Photo of Mary Darnovsky, a white woman with brown hair and glasses

Should CRISPR be used to alter the genes and traits of future children and generations? Dozens of nations have considered this prospect and decided that manipulating the human germline should be legally off limits. The U.S. and China have not.

Some gene-editing enthusiasts now want to reopen the question. The answer will affect us all and shape the future. Yet despite the stakes being so high, many discussions of heritable genome editing are distorted by dubious assumptions. The claim that editing human embryos is needed to save babies from inherited disease and could “reduce human suffering in profound and meaningful ways,” for example, is misleading for several reasons.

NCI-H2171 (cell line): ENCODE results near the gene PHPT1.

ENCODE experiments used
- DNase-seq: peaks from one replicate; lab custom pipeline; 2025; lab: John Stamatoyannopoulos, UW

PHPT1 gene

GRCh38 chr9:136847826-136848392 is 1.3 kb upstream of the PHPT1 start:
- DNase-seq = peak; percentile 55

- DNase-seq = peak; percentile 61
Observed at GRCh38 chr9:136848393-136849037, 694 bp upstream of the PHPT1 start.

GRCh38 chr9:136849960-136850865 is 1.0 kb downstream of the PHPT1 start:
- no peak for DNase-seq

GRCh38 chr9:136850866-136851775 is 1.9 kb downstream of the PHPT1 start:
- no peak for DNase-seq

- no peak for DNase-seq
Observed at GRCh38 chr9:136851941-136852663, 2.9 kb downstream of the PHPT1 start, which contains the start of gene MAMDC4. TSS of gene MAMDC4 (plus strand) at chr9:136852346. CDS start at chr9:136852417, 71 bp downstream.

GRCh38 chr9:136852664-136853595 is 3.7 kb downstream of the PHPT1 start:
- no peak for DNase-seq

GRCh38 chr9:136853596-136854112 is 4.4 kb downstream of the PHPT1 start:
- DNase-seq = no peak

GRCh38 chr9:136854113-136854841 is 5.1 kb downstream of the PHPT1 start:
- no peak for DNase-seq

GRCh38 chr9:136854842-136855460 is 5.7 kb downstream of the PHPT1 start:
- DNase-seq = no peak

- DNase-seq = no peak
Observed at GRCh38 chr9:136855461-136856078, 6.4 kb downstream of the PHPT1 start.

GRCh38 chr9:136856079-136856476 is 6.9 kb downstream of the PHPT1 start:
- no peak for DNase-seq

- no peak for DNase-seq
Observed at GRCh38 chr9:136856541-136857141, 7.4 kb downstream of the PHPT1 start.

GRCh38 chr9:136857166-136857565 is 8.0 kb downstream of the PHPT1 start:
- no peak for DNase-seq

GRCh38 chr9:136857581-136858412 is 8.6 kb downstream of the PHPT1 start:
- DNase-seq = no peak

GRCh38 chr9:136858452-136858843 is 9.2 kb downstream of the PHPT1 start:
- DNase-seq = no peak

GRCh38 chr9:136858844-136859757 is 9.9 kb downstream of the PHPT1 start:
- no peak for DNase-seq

First is the substantial risk of introducing rather than preventing harm. Editing an embryo’s genes can go wrong in multiple ways, including off-target edits, on-target but inaccurate edits, and a condition called mosaicism that produces a mix of altered and unaltered cells in an embryo – and in the resulting child. No one knows what the health effects of these unintended changes might be, for that child or for future generations.

Second: Safe options... see more